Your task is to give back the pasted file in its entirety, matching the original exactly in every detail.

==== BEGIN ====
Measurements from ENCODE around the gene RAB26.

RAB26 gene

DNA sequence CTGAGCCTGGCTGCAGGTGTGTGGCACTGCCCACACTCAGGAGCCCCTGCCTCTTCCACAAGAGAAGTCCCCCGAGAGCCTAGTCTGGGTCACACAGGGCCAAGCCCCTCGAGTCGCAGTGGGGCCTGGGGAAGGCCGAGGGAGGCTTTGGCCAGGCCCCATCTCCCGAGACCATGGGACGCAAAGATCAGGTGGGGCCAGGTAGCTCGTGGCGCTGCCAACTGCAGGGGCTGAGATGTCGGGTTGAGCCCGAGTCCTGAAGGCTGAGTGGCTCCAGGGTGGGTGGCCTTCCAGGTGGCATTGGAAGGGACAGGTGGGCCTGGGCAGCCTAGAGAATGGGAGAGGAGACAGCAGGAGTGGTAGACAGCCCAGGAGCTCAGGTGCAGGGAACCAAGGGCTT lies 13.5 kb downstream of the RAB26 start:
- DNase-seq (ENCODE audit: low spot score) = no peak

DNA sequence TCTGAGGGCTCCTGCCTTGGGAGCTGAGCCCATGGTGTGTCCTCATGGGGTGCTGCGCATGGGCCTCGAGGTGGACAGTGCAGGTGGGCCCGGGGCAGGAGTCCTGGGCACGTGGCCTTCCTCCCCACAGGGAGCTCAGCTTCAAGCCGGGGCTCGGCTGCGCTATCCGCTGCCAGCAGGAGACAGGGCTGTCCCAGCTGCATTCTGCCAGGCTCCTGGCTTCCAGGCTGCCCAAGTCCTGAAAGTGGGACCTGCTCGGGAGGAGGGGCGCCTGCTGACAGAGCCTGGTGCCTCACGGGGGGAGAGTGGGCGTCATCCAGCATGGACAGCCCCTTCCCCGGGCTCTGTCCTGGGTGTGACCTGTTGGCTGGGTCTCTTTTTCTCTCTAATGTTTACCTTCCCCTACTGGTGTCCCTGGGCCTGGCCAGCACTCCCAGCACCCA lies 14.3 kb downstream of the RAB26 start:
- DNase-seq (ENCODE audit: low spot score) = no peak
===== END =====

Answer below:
Measurements from ENCODE around the gene RAB26.

RAB26 gene

DNA sequence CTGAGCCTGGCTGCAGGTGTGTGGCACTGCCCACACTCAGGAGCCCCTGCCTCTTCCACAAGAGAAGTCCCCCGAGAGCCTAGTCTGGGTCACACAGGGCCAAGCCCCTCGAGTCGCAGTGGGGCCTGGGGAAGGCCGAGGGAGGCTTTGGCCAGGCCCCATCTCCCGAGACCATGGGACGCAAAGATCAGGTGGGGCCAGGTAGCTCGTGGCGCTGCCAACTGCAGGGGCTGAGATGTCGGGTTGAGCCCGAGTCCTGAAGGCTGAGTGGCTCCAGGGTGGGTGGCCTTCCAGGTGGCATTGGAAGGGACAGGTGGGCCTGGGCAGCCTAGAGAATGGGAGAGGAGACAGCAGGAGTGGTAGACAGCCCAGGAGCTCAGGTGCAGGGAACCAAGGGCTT lies 13.5 kb downstream of the RAB26 start:
- DNase-seq (ENCODE audit: low spot score) = no peak

DNA sequence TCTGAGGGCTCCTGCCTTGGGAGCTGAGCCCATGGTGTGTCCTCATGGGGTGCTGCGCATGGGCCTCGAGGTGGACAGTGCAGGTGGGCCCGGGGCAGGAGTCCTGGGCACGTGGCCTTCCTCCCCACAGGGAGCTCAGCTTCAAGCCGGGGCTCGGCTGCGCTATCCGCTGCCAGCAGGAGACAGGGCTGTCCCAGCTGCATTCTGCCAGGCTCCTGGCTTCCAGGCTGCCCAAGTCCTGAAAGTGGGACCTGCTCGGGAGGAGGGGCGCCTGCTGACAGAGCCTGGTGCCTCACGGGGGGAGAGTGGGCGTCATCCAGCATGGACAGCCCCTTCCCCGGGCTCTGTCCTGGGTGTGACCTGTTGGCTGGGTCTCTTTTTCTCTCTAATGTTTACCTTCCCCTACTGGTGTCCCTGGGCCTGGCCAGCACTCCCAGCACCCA lies 14.3 kb downstream of the RAB26 start:
- DNase-seq (ENCODE audit: low spot score) = no peak